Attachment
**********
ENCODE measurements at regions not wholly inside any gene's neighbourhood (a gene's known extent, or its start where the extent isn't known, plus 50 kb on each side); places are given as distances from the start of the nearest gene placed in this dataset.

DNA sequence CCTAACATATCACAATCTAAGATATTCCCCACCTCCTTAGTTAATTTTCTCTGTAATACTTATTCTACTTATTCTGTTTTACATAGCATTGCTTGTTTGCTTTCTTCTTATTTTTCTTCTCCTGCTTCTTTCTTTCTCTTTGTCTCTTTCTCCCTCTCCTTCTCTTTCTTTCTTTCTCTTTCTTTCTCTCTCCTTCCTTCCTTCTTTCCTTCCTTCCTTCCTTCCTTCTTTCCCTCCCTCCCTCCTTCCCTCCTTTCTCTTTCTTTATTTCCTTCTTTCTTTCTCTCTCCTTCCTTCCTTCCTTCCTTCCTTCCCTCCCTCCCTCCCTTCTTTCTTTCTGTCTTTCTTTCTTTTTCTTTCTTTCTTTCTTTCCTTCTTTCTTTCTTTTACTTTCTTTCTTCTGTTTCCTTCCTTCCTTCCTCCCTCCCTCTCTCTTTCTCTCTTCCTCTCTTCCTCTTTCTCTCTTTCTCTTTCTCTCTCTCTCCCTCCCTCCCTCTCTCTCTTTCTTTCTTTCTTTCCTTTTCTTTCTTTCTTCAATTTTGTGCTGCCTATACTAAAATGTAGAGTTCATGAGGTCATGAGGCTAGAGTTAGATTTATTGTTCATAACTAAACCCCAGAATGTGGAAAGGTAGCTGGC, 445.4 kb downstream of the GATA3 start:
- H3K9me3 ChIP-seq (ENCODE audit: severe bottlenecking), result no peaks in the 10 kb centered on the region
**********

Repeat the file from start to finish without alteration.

ENCODE measurements at regions not wholly inside any gene's neighbourhood (a gene's known extent, or its start where the extent isn't known, plus 50 kb on each side); places are given as distances from the start of the nearest gene placed in this dataset.

DNA sequence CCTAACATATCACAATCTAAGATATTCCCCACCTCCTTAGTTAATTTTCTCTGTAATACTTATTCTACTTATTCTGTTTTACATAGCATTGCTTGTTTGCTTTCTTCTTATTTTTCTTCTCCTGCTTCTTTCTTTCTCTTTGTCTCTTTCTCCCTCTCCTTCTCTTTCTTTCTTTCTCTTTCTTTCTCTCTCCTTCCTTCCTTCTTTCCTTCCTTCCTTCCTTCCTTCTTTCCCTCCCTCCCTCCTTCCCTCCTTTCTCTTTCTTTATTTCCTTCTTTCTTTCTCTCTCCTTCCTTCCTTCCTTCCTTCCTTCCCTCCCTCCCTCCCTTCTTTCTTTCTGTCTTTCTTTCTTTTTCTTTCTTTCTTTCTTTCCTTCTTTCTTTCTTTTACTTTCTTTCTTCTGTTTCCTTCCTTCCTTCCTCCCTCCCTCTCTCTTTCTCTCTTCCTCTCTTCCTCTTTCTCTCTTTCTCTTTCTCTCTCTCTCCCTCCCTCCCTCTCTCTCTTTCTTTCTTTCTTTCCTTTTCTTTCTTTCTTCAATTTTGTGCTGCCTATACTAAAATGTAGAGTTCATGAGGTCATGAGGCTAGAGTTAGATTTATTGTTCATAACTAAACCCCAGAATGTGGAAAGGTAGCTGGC, 445.4 kb downstream of the GATA3 start:
- H3K9me3 ChIP-seq (ENCODE audit: severe bottlenecking), result no peaks in the 10 kb centered on the region